When I was a student at University High in West LA in the late 1950s, after acquiring a driver license, the goal was to obtain a set of wheels. However, if your chariot was a six-banger, you were sneered at with comments like: “Six in a row just don’t go.” Times have changed due to advances in technology and soaring fuel prices, the new mantra is: “Four in a row is the way to go.” Ford Motor Co. is embracing this trend. It is focusing production on its turbocharged EcoBoost 2-liter, 4-cylinder engines. The automaker is banking on the engines attractive combo of performance and fuel economy; these mini-powerhouses will replace six cylinder engines in more cars and compact sport-utility vehicles.
For several years, Ford has been using smaller engines that use turbochargers and direct fuel injection parts to boost power and give drivers a similar experience to larger engines, but with better fuel economy. To amp up production of its EcoBoost engines, Ford plans to invest $200 million investment in an engine plant near Cleveland, Ohio. As a plus for the local economy, the move would add 450 workers to the facility. “Clearly, our business is performing well and we need incremental 2-liter capacity based on the demand,” explained Joseph Hinrichs, president of North and South America for Ford in an interview.
The four-cylinder EcoBoost engines are now the principal choice in the Ford Escape and Edge sport-utility vehicles as well as the Fusion sedan. Ford has been shipping the engines for those vehicles to the United States from its plant in Valencia, Spain. Ford plans to continue production at that facility; however, the automaker notes that demand is now sufficient in the US to justify the expanded production in Cleveland. In addition, moving production to the US will lower Ford’s exposure to fluctuations in the value of the euro. The engine plant in Ohio also manufactures a 3.5-liter V6 EcoBoost engine that is used mainly in the Ford F-150 pickup truck. This engine is replacing the V8 for many Ford trucks. As recently as 2009, Ford only sold the F-150 with a V8. Now, V6 engines make up more than 40% of sales of the truck.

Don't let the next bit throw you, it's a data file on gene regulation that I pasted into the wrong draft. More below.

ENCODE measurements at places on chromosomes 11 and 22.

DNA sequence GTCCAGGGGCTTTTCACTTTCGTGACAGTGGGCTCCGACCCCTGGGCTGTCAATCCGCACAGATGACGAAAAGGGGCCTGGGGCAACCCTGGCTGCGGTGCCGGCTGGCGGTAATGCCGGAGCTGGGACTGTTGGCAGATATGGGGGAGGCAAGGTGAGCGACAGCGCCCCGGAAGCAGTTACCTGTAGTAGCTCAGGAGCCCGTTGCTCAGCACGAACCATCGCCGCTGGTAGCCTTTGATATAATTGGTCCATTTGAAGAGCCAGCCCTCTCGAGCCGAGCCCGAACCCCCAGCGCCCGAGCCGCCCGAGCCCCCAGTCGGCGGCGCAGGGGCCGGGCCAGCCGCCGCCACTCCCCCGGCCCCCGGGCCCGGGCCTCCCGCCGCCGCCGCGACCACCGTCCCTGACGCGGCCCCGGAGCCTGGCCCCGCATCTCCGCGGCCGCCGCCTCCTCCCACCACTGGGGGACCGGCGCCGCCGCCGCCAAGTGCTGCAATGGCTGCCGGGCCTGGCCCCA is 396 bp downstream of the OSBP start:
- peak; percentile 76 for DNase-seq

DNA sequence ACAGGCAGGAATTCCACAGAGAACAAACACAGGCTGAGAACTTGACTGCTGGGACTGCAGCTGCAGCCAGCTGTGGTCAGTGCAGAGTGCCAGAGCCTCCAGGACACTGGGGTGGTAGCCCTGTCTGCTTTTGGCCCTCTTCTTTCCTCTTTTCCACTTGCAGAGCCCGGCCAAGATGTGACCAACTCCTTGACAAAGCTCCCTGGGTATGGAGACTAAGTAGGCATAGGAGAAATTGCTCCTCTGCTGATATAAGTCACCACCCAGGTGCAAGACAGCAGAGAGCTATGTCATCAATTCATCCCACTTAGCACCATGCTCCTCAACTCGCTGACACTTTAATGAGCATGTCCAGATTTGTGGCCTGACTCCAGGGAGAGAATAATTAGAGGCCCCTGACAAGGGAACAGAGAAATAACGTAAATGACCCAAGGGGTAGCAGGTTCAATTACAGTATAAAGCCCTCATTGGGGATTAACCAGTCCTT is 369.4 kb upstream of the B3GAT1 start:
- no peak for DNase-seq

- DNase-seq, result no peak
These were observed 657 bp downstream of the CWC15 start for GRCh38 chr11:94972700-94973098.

The expansion at the Cleveland facility marks the latest sign of how Ford’s recent run of strong profits in North America is translating to investments in upgrading and expanding manufacturing in the region. In addition to Cleveland, Ford has renovated and expanded several US plants; as a result, it has added the capability to build an additional 400,000 vehicles annually.
Despite Ford’s downward cylinder shift in its stable to four, the automaker is also expanding the other edge of the spectrum. The company is also is expanding production of a V10 gasoline engine at a plant in Windsor, Ontario. The 25% capacity expansion is designed to meet growing demand for recreational vehicles, particularly from Winnebago Industries Inc. Ford is one of the few suppliers of the engines and chassis for motor homes. Mr. Hinrichs explained, “There is strong demand for recreational vehicles. It’s a good sign for economy.”
So there you have it: Ford is offering the gamut from four to 10 cylinders, with a focus on the former. Four in a row is the way to go.